Professor Julia Horrocks
PROFESSOR OF CONSERVATION ECOLOGY
DEPARTMENT OF BIOLOGICAL AND CHEMICAL SCIENCES
FACULTY OF PURE AND APPLIED SCIENCES
CAVE HILL CAMPUS, BARBADOS
Tel: (246) 417-4320 • Email: email@example.com
Professor Julia Horrocks is the Director of the Barbados Sea Turtle Project and Coordinator of the WIDECAST Marine Turtle Tagging Centre which provides training in tagging technologies and archives data for over 20 sea turtle projects in the Caribbean region. She is a member of International Union for Conservation of Nature Marine Turtle Specialist Group (IUCN-MTGS) and sits on the Scientific Committee of the Inter-American Convention for the Protection and Conservation of Sea Turtles (IAC). She is also Chair of the Convention on International Trade in Endangered Species (CITES) Scientific Authority and the Biodiversity Committees in Barbados, and a member of the Sub-Regional Steering Committee for Global Environment Facility (GEF) Small Grants Projects in the Eastern Caribbean. She has been a consultant, reviewer or steering committee member for many national, regional and international projects, including the Barbados National Biodiversity Strategy and Action Plan, the Barbados Gully Ecosystem Study, the Marine Mammal Action Plan for the Wider Caribbean region, and the US Government’s five-year status review of the hawksbill turtle. She has been a representative of the Government of Barbados at numerous international meetings and has authored dozens of peer-reviewed scientific articles, management and technical reports, and popular articles. She was honoured with the Governor General’s Environmental Award in 2001 for her work in conservation of biodiversity, especially sea turtles, and was awarded with the internationally prestigious Pew Marine Conservation Fellowship in 2004 to further her sea turtle research and conservation work in the Eastern Caribbean.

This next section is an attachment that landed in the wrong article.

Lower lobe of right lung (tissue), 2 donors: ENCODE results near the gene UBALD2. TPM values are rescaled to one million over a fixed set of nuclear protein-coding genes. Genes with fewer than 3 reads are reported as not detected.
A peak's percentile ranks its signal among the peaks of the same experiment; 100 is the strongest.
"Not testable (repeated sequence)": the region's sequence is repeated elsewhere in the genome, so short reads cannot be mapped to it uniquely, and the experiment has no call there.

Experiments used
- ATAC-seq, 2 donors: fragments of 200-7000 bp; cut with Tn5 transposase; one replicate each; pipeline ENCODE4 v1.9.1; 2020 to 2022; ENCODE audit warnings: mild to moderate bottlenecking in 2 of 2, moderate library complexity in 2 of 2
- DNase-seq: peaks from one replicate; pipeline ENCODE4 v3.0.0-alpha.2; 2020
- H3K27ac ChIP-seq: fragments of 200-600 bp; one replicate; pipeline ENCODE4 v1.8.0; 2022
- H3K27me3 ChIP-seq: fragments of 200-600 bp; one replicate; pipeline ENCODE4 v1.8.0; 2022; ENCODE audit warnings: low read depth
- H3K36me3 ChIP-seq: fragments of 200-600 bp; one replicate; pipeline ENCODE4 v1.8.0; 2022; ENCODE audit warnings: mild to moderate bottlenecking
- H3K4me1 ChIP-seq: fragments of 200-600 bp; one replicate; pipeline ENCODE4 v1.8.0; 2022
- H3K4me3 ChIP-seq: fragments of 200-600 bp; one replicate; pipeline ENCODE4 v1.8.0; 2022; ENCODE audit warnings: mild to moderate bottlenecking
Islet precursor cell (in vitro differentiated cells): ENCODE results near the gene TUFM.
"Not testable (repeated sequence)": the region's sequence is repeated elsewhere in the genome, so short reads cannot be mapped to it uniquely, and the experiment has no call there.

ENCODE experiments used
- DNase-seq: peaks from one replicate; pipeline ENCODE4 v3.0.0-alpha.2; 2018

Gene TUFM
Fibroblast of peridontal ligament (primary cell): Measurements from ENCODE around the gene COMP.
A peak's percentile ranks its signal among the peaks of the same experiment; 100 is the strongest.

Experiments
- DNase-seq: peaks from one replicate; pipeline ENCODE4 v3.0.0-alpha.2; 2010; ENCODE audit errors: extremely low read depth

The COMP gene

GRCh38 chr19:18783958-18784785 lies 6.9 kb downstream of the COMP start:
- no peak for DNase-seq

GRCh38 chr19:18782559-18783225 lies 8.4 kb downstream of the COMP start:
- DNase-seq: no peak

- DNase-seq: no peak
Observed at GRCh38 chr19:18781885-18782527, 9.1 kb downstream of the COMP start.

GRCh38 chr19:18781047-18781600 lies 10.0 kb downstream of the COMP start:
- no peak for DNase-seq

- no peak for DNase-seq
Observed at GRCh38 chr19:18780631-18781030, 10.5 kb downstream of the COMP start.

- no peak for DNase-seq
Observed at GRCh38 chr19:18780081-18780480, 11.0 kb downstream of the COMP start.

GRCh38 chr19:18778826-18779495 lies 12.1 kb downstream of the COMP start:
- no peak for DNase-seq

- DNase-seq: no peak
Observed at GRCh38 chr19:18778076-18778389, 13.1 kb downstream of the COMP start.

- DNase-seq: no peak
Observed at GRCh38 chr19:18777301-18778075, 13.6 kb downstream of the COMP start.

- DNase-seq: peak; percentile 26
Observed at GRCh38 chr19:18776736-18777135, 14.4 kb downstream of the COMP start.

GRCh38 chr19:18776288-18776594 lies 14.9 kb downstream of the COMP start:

Professor Horrock’s early research focused on the acquisition and maintenance of rank within the matrilineal dominance hierarchy that characterises green monkeys (Cercocebus sabaeus). This work was published in top behavioural ecology journals including American Naturalist and Animal Behaviour. Her interest in foraging behaviour led into more applied research areas investigating methods to control monkey crop damage. Her current sea turtle research, and those of her graduate students, includes investigations of the stock structure, population ecology, nesting and migratory behaviour of hawksbills and green turtles in the Eastern Caribbean; and mitigation of the effects of coastal development on nesting behaviour, nest success and hatchling fitness. She has a general interest in Caribbean biodiversity conservation and recently co-authored a book on the spiders of St. Vincent and the Grenadines.